We now save every single evaluation of every val, be it a function or piece of state, no matter how it’s triggered. It’s been a great aid to debugging, and we have big dreams for where we can take observability in the future (replayability/omniscience). You can see evaluation history on the pages of vals that you own:

Screenshot 2023-01-03 at 5.50.22 PM.png

You can click into an evaluation to see its inputs, outputs, logs, emails, and errors. We also let you explore its parent evaluation and any sub evaluations, which is like jumping up and down the call stack.

Screenshot 2023-01-03 at 5.51.46 PM.png


We had a janky version of “notebooks” before, but we really needed a proper way to organize your vals. Nobody felt this more than I did with my 1000+ vals. You can now move vals into folders, recursively!


By popular demand, there is now a special, safe place for you to put your secrets, API keys, and auth tokens. You can find this page by clicking your username (in the top-right corner) or by going to

Smaller upgrades

  • Automatically retry fetch requests when they fail before even connecting, all from randomly assigned residential proxies, virtually eliminating a very common class of error.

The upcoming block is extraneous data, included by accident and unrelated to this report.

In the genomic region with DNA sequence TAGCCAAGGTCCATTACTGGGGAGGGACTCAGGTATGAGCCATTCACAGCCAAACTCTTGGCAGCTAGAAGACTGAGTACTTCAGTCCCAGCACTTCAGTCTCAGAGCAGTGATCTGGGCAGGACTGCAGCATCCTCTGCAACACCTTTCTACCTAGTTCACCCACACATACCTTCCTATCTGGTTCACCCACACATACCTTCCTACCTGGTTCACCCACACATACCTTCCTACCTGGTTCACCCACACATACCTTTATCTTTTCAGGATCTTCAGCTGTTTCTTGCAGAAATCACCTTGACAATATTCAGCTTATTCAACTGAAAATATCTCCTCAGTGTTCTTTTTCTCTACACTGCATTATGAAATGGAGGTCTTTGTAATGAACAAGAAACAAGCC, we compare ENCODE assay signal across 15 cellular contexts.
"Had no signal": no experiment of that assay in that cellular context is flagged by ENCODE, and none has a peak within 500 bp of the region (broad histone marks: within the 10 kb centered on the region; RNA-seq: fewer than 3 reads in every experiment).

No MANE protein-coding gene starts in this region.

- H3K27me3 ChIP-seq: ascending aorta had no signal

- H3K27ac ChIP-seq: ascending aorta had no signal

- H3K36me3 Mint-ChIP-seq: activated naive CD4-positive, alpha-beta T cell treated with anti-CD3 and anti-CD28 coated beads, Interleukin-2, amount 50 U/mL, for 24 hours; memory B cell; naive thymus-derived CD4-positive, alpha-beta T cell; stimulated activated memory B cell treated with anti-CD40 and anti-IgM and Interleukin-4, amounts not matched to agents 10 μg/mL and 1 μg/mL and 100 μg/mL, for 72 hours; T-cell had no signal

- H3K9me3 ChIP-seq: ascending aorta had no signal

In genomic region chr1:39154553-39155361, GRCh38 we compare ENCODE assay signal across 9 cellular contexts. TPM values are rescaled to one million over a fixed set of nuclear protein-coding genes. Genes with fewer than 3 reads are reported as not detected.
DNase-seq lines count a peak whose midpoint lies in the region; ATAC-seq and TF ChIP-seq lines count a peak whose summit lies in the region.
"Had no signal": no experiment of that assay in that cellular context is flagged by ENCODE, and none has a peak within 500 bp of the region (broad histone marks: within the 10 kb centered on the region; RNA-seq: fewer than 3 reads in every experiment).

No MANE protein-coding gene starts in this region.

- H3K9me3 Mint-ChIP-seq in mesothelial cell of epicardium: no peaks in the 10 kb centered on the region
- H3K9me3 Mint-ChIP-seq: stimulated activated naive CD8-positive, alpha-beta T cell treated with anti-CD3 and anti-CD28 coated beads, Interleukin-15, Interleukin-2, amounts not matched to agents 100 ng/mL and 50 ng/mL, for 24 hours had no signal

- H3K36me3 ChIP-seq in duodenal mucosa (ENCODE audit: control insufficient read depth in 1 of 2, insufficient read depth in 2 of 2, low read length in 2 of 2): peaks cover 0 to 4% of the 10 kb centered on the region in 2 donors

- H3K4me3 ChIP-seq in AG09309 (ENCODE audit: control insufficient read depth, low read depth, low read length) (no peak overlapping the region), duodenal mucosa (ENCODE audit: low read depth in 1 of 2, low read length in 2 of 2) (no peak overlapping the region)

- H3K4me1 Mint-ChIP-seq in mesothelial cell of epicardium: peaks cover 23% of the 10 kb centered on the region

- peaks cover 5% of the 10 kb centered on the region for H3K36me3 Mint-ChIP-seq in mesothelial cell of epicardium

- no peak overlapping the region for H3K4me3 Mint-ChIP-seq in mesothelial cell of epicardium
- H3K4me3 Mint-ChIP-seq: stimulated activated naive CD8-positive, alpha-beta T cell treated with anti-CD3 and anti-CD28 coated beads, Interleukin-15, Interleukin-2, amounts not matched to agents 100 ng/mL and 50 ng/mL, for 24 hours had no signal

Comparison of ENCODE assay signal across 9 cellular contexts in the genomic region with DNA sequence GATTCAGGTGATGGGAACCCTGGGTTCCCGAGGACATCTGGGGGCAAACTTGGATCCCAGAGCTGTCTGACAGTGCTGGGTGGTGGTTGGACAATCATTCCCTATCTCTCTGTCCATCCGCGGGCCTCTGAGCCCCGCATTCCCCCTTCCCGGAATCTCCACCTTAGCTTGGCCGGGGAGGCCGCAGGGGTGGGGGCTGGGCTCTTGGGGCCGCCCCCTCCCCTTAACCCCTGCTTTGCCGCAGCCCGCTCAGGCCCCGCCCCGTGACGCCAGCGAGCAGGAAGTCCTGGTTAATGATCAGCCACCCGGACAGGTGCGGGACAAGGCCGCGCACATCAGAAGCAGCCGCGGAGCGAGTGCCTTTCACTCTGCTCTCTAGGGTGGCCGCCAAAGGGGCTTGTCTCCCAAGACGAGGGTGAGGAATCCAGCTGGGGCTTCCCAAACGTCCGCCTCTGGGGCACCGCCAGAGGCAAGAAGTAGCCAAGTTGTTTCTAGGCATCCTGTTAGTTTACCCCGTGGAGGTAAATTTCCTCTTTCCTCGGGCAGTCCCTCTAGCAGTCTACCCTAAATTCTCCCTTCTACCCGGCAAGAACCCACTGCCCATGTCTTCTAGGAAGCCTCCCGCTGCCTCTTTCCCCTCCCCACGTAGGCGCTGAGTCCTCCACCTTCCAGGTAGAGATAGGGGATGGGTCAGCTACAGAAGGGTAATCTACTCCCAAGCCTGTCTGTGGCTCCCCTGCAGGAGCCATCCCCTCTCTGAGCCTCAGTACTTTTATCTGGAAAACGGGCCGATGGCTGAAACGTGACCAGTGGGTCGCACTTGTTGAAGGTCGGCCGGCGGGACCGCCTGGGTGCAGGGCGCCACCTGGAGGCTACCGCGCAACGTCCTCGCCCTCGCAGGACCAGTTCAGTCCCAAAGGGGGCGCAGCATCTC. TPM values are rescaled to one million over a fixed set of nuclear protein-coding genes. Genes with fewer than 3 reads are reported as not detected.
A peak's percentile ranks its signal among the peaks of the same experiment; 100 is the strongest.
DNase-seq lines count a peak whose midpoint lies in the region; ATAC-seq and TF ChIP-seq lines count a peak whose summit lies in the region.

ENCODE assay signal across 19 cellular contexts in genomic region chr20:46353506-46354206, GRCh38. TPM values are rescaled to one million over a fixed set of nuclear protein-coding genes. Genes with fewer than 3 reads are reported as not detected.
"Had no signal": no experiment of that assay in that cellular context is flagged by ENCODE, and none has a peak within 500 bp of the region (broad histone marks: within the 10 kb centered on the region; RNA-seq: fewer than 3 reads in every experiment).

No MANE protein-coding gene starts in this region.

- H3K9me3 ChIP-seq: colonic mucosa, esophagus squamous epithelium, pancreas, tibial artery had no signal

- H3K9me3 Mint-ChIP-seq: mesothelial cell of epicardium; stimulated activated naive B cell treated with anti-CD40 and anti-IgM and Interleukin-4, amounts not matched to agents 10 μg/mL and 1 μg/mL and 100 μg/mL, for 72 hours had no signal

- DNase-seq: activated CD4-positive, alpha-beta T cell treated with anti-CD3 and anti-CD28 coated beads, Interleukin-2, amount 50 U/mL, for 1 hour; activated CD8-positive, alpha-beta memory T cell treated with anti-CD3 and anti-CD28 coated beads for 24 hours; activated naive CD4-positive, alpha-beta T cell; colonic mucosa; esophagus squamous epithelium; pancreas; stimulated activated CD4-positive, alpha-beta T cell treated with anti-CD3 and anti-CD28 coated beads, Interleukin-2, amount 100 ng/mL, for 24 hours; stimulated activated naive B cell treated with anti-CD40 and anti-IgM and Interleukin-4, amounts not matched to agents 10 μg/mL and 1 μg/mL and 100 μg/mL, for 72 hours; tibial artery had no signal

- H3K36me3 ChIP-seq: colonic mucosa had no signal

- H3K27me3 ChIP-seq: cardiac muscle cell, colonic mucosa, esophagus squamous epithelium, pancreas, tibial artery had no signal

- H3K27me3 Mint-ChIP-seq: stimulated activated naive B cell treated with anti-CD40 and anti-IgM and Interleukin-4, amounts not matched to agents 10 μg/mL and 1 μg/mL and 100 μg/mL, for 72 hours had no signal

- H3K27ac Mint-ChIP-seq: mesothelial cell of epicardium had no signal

• Val are either functions or a single statement. However now if you write a series of statements, we will detect it, wrap it in a function, and call that function for you.
  • We added more versatility in ways to pass arguments via the API, including an ExpressJS API. (But we need better docs on this.)
  • Rebuilt the architecture for running intervals and timeouts for reliability.
  • Added (mostly accurate) line numbers in error messages.
  • Built a more intuitive UI for logging in and out.
  • We sped up a number of slow queries, some by 14,000x.
  • Added & then removed in-app chat.
  • Added dozens of tests.


The founding team is coming together!

  • Steve Krouse (me)
  • André Terron, engineering, joined in Oct, and shipped many of our biggest new features
  • Rodrigo Tello, design, whose first day was yesterday 🥳
  • & potentially one more in engineering!

We built a lot in the last ~4 months the company has existed, but I can’t wait for what we will accomplish as a team of three or four.